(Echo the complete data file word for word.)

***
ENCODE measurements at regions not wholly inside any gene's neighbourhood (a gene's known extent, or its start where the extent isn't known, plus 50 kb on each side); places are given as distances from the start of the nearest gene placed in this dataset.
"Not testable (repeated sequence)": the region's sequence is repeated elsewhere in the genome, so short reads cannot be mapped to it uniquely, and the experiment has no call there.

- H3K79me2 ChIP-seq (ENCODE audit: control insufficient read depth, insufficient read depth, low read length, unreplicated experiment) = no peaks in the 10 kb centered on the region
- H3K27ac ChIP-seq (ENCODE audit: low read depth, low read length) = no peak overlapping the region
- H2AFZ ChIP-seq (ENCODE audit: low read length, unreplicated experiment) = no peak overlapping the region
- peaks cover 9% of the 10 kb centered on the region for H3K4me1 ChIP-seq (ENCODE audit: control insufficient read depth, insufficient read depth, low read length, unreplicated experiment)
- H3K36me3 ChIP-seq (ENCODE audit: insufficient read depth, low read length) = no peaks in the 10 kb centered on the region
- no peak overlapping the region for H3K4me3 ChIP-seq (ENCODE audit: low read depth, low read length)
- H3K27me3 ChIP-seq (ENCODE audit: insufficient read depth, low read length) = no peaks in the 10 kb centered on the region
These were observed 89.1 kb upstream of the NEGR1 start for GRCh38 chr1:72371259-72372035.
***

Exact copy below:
ENCODE measurements at regions not wholly inside any gene's neighbourhood (a gene's known extent, or its start where the extent isn't known, plus 50 kb on each side); places are given as distances from the start of the nearest gene placed in this dataset.
"Not testable (repeated sequence)": the region's sequence is repeated elsewhere in the genome, so short reads cannot be mapped to it uniquely, and the experiment has no call there.

- H3K79me2 ChIP-seq (ENCODE audit: control insufficient read depth, insufficient read depth, low read length, unreplicated experiment) = no peaks in the 10 kb centered on the region
- H3K27ac ChIP-seq (ENCODE audit: low read depth, low read length) = no peak overlapping the region
- H2AFZ ChIP-seq (ENCODE audit: low read length, unreplicated experiment) = no peak overlapping the region
- peaks cover 9% of the 10 kb centered on the region for H3K4me1 ChIP-seq (ENCODE audit: control insufficient read depth, insufficient read depth, low read length, unreplicated experiment)
- H3K36me3 ChIP-seq (ENCODE audit: insufficient read depth, low read length) = no peaks in the 10 kb centered on the region
- no peak overlapping the region for H3K4me3 ChIP-seq (ENCODE audit: low read depth, low read length)
- H3K27me3 ChIP-seq (ENCODE audit: insufficient read depth, low read length) = no peaks in the 10 kb centered on the region
These were observed 89.1 kb upstream of the NEGR1 start for GRCh38 chr1:72371259-72372035.